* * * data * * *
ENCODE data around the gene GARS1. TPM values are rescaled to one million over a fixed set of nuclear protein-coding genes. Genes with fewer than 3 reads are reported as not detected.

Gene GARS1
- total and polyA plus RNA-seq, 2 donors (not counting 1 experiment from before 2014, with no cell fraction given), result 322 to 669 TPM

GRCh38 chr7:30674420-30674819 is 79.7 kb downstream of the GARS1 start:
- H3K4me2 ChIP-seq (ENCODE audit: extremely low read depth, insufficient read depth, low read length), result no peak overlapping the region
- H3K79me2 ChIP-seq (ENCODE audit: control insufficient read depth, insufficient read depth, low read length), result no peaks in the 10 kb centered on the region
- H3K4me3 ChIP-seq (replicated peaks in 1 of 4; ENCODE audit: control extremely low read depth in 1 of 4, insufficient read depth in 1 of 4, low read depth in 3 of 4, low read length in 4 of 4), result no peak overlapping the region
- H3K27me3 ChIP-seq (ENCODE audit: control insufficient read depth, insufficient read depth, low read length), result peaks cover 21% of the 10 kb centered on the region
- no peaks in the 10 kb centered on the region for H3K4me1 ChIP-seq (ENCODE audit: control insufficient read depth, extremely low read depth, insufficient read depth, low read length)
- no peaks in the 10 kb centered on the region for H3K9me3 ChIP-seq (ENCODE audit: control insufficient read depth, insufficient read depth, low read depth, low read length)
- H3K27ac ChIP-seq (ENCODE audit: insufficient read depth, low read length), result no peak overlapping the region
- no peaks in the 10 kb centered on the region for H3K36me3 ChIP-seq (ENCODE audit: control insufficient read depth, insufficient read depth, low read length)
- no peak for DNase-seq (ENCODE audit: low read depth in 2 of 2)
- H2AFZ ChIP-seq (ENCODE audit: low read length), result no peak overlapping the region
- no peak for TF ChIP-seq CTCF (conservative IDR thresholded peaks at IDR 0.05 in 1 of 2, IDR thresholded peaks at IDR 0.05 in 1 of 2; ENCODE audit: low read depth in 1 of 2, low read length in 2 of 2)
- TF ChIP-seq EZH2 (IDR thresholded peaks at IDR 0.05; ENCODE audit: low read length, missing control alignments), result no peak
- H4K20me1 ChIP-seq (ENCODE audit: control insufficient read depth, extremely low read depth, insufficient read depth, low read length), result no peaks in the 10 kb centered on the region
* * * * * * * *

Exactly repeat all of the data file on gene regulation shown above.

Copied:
ENCODE data around the gene GARS1. TPM values are rescaled to one million over a fixed set of nuclear protein-coding genes. Genes with fewer than 3 reads are reported as not detected.

Gene GARS1
- total and polyA plus RNA-seq, 2 donors (not counting 1 experiment from before 2014, with no cell fraction given), result 322 to 669 TPM

GRCh38 chr7:30674420-30674819 is 79.7 kb downstream of the GARS1 start:
- H3K4me2 ChIP-seq (ENCODE audit: extremely low read depth, insufficient read depth, low read length), result no peak overlapping the region
- H3K79me2 ChIP-seq (ENCODE audit: control insufficient read depth, insufficient read depth, low read length), result no peaks in the 10 kb centered on the region
- H3K4me3 ChIP-seq (replicated peaks in 1 of 4; ENCODE audit: control extremely low read depth in 1 of 4, insufficient read depth in 1 of 4, low read depth in 3 of 4, low read length in 4 of 4), result no peak overlapping the region
- H3K27me3 ChIP-seq (ENCODE audit: control insufficient read depth, insufficient read depth, low read length), result peaks cover 21% of the 10 kb centered on the region
- no peaks in the 10 kb centered on the region for H3K4me1 ChIP-seq (ENCODE audit: control insufficient read depth, extremely low read depth, insufficient read depth, low read length)
- no peaks in the 10 kb centered on the region for H3K9me3 ChIP-seq (ENCODE audit: control insufficient read depth, insufficient read depth, low read depth, low read length)
- H3K27ac ChIP-seq (ENCODE audit: insufficient read depth, low read length), result no peak overlapping the region
- no peaks in the 10 kb centered on the region for H3K36me3 ChIP-seq (ENCODE audit: control insufficient read depth, insufficient read depth, low read length)
- no peak for DNase-seq (ENCODE audit: low read depth in 2 of 2)
- H2AFZ ChIP-seq (ENCODE audit: low read length), result no peak overlapping the region
- no peak for TF ChIP-seq CTCF (conservative IDR thresholded peaks at IDR 0.05 in 1 of 2, IDR thresholded peaks at IDR 0.05 in 1 of 2; ENCODE audit: low read depth in 1 of 2, low read length in 2 of 2)
- TF ChIP-seq EZH2 (IDR thresholded peaks at IDR 0.05; ENCODE audit: low read length, missing control alignments), result no peak
- H4K20me1 ChIP-seq (ENCODE audit: control insufficient read depth, extremely low read depth, insufficient read depth, low read length), result no peaks in the 10 kb centered on the region